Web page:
- IFTTT: IF This, Then That: IFTTT is one of those wildly cool services on the internet that is still don’t fully know how to use. It basically allows you to create simple recipes to control automated actions on the internet, like “If I star a post in Google Reader, add it to Evernote” or send it to me via email, etc. I’ve only created a few rules (I use it to archive all of my tweets to Evernote), but it has great power sort of internet glue for connecting various services.
- Cobook: One other thing I long for is a sort of digital address book that I never need to update. I’d really like to be able to open my address book, flip to Frank Noschese, and see his twitter handle (@fnoschese), and his blogs(Action-Reaction and Noschese 180), along with links to facebook and all the other social networks through which we share a connection, along with regular contact info. This would save so me much trouble trying to figure out the email address of the person who writes a particular blog, or his/her twitter handle, etc, and be a great way to help me see all the digital facets of my friends and how we are all connected. Until this perfect tool exists, there is Cobook, a nice smart address book for mac that interfaces with facebook, twitter and linked in, and automatically pulls in contact info for your contacts, and even syncs up with the address book on your computer, and even supports tagging.
- Tweetchat: This is the way to follow any of the twitter chats that take place regularly in the education world. Tweetchat allows you to view only the tweets with the chat’s designated hashtag, and then automatically includes that hashtag in all of your tweets. Also, here’s a nice blog post with a link to a list of all the various education related twitter chats, also available in calendar form.
- Hibari and Osfoora-two great mac twitter clients: I can’t find the perfect twitter client, but Hibari and Osfoora are pretty close. I dislike big twitter interfaces like tweetdeck, and prefer a minimal client that dosn’t take up my entire screen. Hibari has been my client of choice for the past year or so—it does a nice job of linking replies to original tweets, supports momentum scrolling, and has a very uncluttered interface. The one thing Hibari doesn’t do which I would really like is have some sort of better image support (it just opens images in a browser), and autocompletion of twitter handles. Osfoora is a recent entry into the field that does have autocompletion and handles images beautifully (they open up full size within the app), but alas, it doesn’t have momentum scrolling, and so it feels just a bit clunkier. Hopefully they’ll work that out in the next version. (Yes, I’m very picky about tiwtter clients).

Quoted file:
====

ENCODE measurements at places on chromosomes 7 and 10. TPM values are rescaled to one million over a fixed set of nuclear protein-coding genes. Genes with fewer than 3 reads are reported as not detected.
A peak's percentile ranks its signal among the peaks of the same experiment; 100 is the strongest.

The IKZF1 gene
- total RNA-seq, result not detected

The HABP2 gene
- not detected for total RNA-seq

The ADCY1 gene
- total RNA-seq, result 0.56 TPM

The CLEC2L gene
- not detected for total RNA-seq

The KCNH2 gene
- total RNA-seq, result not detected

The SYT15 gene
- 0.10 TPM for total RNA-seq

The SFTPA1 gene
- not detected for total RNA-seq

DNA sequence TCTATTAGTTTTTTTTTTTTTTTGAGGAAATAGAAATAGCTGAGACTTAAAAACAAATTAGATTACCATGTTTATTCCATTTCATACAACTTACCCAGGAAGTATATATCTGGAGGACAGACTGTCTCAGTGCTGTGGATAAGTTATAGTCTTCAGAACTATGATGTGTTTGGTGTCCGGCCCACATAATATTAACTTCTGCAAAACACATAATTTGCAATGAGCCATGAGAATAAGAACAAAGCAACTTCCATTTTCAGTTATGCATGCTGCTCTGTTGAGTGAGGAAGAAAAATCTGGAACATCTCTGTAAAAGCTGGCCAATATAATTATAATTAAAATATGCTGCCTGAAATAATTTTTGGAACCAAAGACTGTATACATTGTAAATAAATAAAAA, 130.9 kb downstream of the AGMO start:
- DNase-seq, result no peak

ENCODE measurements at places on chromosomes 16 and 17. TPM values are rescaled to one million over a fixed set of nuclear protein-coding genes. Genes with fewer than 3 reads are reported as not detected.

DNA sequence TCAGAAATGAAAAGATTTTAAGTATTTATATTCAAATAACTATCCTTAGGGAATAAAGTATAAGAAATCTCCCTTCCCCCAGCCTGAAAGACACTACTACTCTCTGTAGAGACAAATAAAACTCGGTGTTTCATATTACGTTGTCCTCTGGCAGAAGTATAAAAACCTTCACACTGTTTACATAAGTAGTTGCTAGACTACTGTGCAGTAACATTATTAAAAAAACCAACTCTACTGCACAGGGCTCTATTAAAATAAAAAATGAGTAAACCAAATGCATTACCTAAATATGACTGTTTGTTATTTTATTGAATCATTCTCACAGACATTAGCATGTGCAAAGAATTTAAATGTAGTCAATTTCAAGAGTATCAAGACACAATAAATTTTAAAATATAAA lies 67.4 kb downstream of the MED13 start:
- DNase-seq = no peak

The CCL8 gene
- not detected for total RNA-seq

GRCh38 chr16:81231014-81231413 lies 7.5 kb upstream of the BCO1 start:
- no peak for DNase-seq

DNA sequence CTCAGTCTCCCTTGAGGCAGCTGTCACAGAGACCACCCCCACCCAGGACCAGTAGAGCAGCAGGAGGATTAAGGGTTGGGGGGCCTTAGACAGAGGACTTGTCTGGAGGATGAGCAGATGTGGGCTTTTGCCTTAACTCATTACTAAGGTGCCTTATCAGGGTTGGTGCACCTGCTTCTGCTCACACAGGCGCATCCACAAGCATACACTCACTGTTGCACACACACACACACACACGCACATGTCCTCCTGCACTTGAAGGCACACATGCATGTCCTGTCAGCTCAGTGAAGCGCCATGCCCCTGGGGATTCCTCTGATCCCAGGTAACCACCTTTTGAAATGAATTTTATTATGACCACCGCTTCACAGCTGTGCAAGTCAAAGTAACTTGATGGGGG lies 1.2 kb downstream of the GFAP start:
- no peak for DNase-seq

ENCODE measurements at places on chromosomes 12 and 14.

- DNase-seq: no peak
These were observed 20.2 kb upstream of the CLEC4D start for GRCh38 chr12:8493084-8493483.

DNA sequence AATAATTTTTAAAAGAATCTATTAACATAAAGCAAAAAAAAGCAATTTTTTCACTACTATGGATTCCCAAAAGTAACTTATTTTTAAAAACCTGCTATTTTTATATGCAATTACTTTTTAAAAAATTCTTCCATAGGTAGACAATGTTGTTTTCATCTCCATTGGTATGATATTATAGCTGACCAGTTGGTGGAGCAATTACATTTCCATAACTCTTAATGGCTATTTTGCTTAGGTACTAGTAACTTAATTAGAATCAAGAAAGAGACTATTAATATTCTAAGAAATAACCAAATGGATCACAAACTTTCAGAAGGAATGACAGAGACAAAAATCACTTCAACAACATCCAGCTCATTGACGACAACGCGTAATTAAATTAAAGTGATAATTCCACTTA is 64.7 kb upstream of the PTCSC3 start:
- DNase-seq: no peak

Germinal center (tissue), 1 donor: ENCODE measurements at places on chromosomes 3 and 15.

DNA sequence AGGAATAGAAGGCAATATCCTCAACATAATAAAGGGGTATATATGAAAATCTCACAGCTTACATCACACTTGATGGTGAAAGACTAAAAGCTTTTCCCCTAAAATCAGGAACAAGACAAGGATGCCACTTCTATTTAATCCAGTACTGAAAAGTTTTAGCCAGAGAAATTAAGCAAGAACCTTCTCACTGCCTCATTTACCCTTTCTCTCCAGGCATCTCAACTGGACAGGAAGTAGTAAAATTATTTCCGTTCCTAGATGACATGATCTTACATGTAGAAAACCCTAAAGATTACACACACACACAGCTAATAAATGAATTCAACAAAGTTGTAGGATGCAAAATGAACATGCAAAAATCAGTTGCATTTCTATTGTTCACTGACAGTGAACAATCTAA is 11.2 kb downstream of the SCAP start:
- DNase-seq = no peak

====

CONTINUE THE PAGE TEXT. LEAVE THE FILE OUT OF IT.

- Tweetbot—the best iOS twitter clinet: if you’ve got an iOS device and want to keep up with twitter, Tweetbot is the best app out there, hands down.
- Storify: Storify is a powerful tool for taking bits from social media (tweets, Facebook posts, YouTube videos, etc) and combining them together into social stories that form a digital archive. To see an example, check out Audrey Waters’s collection of tweets from the SXSWedu conference. Storify also just released a great iPad app as well.
- Twitter ninja tricks with IFTTT: One of the real powers of If This Then That is how useful it can be for twitter. Two recipes I love are archiving all your tweets on Evernote (you’d be surprised how useful it is to have an archive of everything you’ve tweeted), and sending the links from any tweets you favorite to Instapaper, which is a super-powerful way to save those long reads you find on twitter into a reading list to tackle later. If you aren’t familiar with Instapaper, it’s this amazing website/smartphone app that allows you to extract text from any article on the web, and then view them again in a very easy to read format.
Blogging without twitter feels like going out for a fancy dinner but skipping out on the conversation. Twitter is the faculty lounge where I find so many great ideas and conversations that are essential to my growth as a teacher.
One of the most important things I learned the hard way about twitter is that tweets don’t stay searchable forever on twitter’s search. If you go to that great conference, and find yourself wanting to go back and read tweets from the conference, you’ll find yourself deeply disappointed a week or so after the conference.
I don’t have as many tips as I do for Google Reader, mainly because I find Twitter to be far less overwhelming and less prone to information flooding than my RSS feed. But here are a few tools I find useful.
That’s all the tips I can think of at the moment. The big idea for me is trying to find ways to map my teaching network and connect it to real people that I can get to know better. I also find that often, these networks of great teachers are something of a closed loop, and hard to find through searching alone (googling “good teaching blogs” certainly doesn’t do it), so I want to find ways unlock these loops and connect to more teachers. I’d love to hear any suggestions you may using tools like Google Reader and Twitter to strengthen your professional networks.